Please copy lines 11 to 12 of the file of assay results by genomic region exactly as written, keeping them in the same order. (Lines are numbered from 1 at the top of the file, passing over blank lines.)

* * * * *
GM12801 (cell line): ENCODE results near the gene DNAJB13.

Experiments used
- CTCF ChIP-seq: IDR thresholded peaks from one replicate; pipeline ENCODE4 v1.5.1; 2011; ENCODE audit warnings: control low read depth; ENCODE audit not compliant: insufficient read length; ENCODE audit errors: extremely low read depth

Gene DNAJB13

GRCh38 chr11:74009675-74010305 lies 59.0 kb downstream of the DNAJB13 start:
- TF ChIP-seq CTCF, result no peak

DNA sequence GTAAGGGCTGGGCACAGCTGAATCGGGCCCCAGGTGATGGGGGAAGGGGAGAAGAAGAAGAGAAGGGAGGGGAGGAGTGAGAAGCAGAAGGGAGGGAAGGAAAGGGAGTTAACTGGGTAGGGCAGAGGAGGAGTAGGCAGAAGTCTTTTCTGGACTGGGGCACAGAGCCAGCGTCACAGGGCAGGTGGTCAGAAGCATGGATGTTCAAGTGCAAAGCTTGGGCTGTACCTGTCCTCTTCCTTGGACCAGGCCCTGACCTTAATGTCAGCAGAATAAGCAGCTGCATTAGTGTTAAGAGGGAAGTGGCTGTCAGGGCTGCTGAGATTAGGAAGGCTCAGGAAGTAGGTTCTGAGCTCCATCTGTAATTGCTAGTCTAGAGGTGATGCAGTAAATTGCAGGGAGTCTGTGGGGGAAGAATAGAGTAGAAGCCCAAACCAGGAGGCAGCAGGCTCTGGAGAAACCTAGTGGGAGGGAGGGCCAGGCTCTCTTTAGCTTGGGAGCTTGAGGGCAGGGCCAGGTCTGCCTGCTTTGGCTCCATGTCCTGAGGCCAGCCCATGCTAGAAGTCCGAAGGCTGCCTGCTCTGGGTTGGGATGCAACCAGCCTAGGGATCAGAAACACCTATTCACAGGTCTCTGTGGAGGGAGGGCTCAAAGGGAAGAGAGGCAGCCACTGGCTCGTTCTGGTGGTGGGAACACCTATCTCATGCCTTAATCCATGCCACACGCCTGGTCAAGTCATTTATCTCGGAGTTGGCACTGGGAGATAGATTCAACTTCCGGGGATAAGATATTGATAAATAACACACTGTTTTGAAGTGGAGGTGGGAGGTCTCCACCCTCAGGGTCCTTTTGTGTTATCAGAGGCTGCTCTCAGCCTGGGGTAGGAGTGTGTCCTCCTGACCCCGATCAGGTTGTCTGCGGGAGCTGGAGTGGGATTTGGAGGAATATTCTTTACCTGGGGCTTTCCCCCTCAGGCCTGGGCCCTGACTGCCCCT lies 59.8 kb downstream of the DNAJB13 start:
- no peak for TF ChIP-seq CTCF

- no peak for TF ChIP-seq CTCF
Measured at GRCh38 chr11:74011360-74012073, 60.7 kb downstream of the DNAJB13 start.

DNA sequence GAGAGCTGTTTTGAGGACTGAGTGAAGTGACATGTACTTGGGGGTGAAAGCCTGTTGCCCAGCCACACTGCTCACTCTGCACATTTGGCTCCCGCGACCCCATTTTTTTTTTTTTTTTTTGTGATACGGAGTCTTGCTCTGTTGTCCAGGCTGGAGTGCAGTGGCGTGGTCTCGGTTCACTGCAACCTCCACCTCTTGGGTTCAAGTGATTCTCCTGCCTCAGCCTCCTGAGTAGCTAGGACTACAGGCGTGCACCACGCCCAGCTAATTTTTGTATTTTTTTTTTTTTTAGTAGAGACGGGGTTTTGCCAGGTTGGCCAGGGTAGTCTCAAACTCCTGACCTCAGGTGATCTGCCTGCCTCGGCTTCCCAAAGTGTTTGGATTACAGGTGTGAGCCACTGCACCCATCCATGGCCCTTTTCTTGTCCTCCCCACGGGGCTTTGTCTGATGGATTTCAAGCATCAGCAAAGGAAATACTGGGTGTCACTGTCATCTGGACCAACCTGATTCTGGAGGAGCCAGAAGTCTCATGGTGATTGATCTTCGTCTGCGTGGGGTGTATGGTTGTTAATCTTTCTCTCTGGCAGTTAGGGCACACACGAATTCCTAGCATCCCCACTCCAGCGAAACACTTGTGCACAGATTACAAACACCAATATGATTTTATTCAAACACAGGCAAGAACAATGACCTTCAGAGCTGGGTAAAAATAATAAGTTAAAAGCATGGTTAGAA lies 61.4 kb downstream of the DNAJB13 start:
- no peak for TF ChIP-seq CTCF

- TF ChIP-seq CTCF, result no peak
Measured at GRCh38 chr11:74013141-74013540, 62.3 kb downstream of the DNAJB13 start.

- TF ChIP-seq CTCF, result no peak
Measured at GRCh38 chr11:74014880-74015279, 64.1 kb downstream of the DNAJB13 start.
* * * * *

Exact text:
DNA sequence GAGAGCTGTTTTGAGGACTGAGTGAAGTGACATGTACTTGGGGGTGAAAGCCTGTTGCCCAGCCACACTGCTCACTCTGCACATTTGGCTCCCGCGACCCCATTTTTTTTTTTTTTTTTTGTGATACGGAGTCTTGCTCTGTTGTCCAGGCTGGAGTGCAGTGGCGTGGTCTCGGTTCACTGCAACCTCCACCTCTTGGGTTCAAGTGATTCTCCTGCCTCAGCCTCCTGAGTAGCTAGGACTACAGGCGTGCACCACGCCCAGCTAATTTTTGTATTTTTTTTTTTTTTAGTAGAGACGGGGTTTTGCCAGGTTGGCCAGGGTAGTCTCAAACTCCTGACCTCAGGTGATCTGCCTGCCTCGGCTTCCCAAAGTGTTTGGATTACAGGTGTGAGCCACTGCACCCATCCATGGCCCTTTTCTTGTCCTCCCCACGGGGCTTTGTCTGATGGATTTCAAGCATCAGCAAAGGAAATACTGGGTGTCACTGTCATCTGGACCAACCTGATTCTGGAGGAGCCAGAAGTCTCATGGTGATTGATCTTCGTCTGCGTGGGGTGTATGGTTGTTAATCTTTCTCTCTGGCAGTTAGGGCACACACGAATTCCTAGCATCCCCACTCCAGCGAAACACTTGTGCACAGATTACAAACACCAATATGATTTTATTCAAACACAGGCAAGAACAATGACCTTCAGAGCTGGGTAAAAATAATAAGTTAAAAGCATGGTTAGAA lies 61.4 kb downstream of the DNAJB13 start:
- no peak for TF ChIP-seq CTCF